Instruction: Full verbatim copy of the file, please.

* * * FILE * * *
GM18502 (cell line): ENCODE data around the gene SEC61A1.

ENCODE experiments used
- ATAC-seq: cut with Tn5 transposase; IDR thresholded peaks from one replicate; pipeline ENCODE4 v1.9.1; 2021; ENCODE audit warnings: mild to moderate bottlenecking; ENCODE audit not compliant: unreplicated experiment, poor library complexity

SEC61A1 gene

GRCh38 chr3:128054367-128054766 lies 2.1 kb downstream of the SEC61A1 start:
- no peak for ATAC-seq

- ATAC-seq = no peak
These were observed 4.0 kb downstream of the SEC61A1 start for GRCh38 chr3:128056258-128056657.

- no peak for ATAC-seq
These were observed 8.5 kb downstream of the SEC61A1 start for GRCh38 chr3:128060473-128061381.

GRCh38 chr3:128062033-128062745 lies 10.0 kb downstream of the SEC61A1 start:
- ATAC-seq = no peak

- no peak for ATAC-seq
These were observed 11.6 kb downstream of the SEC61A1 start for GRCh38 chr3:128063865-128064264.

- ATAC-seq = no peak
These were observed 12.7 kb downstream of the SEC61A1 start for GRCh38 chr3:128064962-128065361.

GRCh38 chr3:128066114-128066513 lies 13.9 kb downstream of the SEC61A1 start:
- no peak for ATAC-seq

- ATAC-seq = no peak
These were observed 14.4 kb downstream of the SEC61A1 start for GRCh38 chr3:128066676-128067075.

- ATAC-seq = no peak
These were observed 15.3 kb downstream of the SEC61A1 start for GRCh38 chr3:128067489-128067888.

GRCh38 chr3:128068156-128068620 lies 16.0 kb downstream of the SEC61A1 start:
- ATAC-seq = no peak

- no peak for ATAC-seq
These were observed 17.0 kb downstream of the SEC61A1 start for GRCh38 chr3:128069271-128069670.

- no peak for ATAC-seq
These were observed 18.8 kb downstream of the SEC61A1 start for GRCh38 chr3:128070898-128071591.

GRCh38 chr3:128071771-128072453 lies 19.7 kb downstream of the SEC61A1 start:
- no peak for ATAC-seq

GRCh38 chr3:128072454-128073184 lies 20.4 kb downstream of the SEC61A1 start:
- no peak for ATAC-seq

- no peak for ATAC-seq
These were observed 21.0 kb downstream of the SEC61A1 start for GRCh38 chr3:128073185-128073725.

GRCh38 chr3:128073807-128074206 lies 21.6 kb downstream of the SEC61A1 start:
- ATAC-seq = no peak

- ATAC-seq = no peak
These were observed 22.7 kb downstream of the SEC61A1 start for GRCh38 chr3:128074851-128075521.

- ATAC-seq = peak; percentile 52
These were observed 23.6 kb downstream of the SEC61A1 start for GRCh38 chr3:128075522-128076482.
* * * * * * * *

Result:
GM18502 (cell line): ENCODE data around the gene SEC61A1.

ENCODE experiments used
- ATAC-seq: cut with Tn5 transposase; IDR thresholded peaks from one replicate; pipeline ENCODE4 v1.9.1; 2021; ENCODE audit warnings: mild to moderate bottlenecking; ENCODE audit not compliant: unreplicated experiment, poor library complexity

SEC61A1 gene

GRCh38 chr3:128054367-128054766 lies 2.1 kb downstream of the SEC61A1 start:
- no peak for ATAC-seq

- ATAC-seq = no peak
These were observed 4.0 kb downstream of the SEC61A1 start for GRCh38 chr3:128056258-128056657.

- no peak for ATAC-seq
These were observed 8.5 kb downstream of the SEC61A1 start for GRCh38 chr3:128060473-128061381.

GRCh38 chr3:128062033-128062745 lies 10.0 kb downstream of the SEC61A1 start:
- ATAC-seq = no peak

- no peak for ATAC-seq
These were observed 11.6 kb downstream of the SEC61A1 start for GRCh38 chr3:128063865-128064264.

- ATAC-seq = no peak
These were observed 12.7 kb downstream of the SEC61A1 start for GRCh38 chr3:128064962-128065361.

GRCh38 chr3:128066114-128066513 lies 13.9 kb downstream of the SEC61A1 start:
- no peak for ATAC-seq

- ATAC-seq = no peak
These were observed 14.4 kb downstream of the SEC61A1 start for GRCh38 chr3:128066676-128067075.

- ATAC-seq = no peak
These were observed 15.3 kb downstream of the SEC61A1 start for GRCh38 chr3:128067489-128067888.

GRCh38 chr3:128068156-128068620 lies 16.0 kb downstream of the SEC61A1 start:
- ATAC-seq = no peak

- no peak for ATAC-seq
These were observed 17.0 kb downstream of the SEC61A1 start for GRCh38 chr3:128069271-128069670.

- no peak for ATAC-seq
These were observed 18.8 kb downstream of the SEC61A1 start for GRCh38 chr3:128070898-128071591.

GRCh38 chr3:128071771-128072453 lies 19.7 kb downstream of the SEC61A1 start:
- no peak for ATAC-seq

GRCh38 chr3:128072454-128073184 lies 20.4 kb downstream of the SEC61A1 start:
- no peak for ATAC-seq

- no peak for ATAC-seq
These were observed 21.0 kb downstream of the SEC61A1 start for GRCh38 chr3:128073185-128073725.

GRCh38 chr3:128073807-128074206 lies 21.6 kb downstream of the SEC61A1 start:
- ATAC-seq = no peak

- ATAC-seq = no peak
These were observed 22.7 kb downstream of the SEC61A1 start for GRCh38 chr3:128074851-128075521.

- ATAC-seq = peak; percentile 52
These were observed 23.6 kb downstream of the SEC61A1 start for GRCh38 chr3:128075522-128076482.